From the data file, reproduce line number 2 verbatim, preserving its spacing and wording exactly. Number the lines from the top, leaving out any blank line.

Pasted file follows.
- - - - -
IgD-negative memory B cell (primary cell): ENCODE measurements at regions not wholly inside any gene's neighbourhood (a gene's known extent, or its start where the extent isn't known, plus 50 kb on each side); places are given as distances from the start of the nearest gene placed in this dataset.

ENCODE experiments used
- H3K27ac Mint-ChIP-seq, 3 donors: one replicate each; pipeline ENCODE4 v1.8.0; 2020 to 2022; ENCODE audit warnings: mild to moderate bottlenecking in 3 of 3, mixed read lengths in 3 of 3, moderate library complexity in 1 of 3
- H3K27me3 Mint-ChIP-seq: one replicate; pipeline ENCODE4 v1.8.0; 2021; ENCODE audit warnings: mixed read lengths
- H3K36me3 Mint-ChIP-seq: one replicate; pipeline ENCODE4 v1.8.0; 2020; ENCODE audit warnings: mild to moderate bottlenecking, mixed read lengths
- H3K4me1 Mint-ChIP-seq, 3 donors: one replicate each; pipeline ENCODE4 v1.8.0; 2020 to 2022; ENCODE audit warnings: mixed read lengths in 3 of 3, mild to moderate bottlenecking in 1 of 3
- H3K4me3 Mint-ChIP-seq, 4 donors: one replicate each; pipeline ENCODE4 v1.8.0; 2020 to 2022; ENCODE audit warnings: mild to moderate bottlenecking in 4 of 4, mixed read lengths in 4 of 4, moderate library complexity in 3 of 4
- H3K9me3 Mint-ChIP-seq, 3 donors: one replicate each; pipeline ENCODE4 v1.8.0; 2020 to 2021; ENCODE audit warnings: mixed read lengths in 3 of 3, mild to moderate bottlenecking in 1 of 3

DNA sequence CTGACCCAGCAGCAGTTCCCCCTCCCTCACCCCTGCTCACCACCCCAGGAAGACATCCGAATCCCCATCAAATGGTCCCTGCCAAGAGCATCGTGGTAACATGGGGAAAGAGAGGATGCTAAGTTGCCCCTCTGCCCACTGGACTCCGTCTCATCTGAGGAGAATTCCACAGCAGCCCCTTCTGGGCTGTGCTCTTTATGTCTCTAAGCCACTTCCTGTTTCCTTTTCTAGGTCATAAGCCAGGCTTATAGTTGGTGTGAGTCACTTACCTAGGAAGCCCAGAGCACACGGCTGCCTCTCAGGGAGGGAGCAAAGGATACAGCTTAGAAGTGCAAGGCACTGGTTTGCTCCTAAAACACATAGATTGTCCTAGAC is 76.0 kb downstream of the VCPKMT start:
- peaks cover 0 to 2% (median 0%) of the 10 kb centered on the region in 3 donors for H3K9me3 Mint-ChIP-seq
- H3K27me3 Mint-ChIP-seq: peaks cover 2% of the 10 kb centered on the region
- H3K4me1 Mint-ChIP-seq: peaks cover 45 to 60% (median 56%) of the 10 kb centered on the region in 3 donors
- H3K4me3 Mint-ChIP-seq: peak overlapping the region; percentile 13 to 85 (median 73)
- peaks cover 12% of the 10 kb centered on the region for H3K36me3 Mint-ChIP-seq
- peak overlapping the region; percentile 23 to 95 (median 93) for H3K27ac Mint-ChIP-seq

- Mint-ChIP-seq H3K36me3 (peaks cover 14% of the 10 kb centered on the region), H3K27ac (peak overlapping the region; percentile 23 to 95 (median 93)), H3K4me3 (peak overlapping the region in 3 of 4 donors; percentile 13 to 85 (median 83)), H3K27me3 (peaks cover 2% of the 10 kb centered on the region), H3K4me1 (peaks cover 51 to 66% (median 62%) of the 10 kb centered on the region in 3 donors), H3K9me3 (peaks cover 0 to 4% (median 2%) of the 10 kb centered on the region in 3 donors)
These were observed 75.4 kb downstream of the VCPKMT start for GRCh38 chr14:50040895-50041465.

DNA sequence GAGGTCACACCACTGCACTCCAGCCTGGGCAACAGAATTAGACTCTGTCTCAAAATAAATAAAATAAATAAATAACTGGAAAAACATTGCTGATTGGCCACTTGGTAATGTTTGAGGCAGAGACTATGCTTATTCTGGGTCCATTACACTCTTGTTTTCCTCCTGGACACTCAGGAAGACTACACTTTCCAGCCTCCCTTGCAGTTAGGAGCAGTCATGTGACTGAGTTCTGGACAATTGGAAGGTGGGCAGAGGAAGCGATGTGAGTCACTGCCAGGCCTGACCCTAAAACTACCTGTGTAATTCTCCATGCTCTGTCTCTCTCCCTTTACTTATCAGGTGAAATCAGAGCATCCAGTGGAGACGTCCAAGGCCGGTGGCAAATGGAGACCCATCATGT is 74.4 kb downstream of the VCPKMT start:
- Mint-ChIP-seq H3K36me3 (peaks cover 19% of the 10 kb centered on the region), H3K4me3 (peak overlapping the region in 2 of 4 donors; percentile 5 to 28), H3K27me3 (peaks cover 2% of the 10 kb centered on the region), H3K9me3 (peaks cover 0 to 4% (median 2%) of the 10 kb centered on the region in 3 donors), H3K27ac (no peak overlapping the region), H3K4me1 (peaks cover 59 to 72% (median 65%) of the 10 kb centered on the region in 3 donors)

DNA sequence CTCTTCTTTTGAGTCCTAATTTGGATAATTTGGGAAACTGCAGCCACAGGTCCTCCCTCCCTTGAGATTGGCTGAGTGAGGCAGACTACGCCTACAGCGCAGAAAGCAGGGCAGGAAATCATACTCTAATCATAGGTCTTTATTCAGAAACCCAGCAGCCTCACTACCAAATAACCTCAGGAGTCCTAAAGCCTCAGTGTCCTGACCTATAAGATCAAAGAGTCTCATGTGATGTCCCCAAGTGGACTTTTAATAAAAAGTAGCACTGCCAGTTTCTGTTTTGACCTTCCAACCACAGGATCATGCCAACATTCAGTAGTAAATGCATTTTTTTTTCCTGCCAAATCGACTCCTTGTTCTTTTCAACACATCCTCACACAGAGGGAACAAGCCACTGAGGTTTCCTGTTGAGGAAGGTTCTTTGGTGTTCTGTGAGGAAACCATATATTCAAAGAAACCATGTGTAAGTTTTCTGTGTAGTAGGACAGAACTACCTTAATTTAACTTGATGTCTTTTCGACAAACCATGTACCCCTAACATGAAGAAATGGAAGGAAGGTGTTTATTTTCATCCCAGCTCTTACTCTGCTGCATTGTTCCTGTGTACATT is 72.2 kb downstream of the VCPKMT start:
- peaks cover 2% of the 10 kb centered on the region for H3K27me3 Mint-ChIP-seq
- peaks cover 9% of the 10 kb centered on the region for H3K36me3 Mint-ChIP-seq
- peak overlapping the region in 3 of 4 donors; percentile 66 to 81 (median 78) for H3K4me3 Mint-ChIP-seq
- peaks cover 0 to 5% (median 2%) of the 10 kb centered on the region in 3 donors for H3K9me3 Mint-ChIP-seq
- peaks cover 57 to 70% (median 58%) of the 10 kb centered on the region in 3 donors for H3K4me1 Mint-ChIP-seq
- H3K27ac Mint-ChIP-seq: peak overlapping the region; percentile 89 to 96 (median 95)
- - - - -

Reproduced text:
ENCODE experiments used